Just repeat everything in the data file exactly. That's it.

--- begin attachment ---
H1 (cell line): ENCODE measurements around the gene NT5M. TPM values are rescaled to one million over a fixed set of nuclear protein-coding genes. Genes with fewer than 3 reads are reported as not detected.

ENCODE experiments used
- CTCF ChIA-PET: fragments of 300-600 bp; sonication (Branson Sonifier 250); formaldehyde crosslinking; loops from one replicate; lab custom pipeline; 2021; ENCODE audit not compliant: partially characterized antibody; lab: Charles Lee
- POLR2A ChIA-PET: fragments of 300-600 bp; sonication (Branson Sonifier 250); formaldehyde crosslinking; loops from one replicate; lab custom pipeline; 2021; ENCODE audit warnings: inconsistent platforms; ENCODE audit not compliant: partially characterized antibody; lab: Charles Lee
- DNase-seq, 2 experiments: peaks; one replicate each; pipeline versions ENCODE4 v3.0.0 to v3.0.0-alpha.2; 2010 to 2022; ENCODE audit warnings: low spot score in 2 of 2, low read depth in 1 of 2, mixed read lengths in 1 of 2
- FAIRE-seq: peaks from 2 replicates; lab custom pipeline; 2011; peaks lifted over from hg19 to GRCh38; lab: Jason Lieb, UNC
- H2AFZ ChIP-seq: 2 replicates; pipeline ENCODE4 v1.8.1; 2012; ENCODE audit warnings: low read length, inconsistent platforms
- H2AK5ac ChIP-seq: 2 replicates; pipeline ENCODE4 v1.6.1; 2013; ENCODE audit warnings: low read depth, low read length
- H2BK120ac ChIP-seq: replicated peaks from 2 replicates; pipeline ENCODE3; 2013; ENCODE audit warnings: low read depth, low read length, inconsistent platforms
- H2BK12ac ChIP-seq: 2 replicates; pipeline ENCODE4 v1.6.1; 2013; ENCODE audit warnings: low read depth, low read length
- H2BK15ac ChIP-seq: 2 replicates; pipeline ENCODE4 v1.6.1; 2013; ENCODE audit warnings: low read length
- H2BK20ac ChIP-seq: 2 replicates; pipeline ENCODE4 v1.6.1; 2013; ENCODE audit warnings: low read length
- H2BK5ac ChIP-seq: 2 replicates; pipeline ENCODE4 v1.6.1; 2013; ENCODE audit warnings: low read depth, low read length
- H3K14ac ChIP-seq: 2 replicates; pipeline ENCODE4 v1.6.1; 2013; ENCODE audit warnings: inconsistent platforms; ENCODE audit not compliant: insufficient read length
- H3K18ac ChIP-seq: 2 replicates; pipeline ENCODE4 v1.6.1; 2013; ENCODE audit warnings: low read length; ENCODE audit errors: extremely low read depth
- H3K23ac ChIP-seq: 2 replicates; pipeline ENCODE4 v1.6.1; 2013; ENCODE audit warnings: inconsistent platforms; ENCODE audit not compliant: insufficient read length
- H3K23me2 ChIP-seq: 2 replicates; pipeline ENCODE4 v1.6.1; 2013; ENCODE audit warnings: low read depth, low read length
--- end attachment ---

H1 (cell line): ENCODE measurements around the gene NT5M. TPM values are rescaled to one million over a fixed set of nuclear protein-coding genes. Genes with fewer than 3 reads are reported as not detected.

ENCODE experiments used
- CTCF ChIA-PET: fragments of 300-600 bp; sonication (Branson Sonifier 250); formaldehyde crosslinking; loops from one replicate; lab custom pipeline; 2021; ENCODE audit not compliant: partially characterized antibody; lab: Charles Lee
- POLR2A ChIA-PET: fragments of 300-600 bp; sonication (Branson Sonifier 250); formaldehyde crosslinking; loops from one replicate; lab custom pipeline; 2021; ENCODE audit warnings: inconsistent platforms; ENCODE audit not compliant: partially characterized antibody; lab: Charles Lee
- DNase-seq, 2 experiments: peaks; one replicate each; pipeline versions ENCODE4 v3.0.0 to v3.0.0-alpha.2; 2010 to 2022; ENCODE audit warnings: low spot score in 2 of 2, low read depth in 1 of 2, mixed read lengths in 1 of 2
- FAIRE-seq: peaks from 2 replicates; lab custom pipeline; 2011; peaks lifted over from hg19 to GRCh38; lab: Jason Lieb, UNC
- H2AFZ ChIP-seq: 2 replicates; pipeline ENCODE4 v1.8.1; 2012; ENCODE audit warnings: low read length, inconsistent platforms
- H2AK5ac ChIP-seq: 2 replicates; pipeline ENCODE4 v1.6.1; 2013; ENCODE audit warnings: low read depth, low read length
- H2BK120ac ChIP-seq: replicated peaks from 2 replicates; pipeline ENCODE3; 2013; ENCODE audit warnings: low read depth, low read length, inconsistent platforms
- H2BK12ac ChIP-seq: 2 replicates; pipeline ENCODE4 v1.6.1; 2013; ENCODE audit warnings: low read depth, low read length
- H2BK15ac ChIP-seq: 2 replicates; pipeline ENCODE4 v1.6.1; 2013; ENCODE audit warnings: low read length
- H2BK20ac ChIP-seq: 2 replicates; pipeline ENCODE4 v1.6.1; 2013; ENCODE audit warnings: low read length
- H2BK5ac ChIP-seq: 2 replicates; pipeline ENCODE4 v1.6.1; 2013; ENCODE audit warnings: low read depth, low read length
- H3K14ac ChIP-seq: 2 replicates; pipeline ENCODE4 v1.6.1; 2013; ENCODE audit warnings: inconsistent platforms; ENCODE audit not compliant: insufficient read length
- H3K18ac ChIP-seq: 2 replicates; pipeline ENCODE4 v1.6.1; 2013; ENCODE audit warnings: low read length; ENCODE audit errors: extremely low read depth
- H3K23ac ChIP-seq: 2 replicates; pipeline ENCODE4 v1.6.1; 2013; ENCODE audit warnings: inconsistent platforms; ENCODE audit not compliant: insufficient read length
- H3K23me2 ChIP-seq: 2 replicates; pipeline ENCODE4 v1.6.1; 2013; ENCODE audit warnings: low read depth, low read length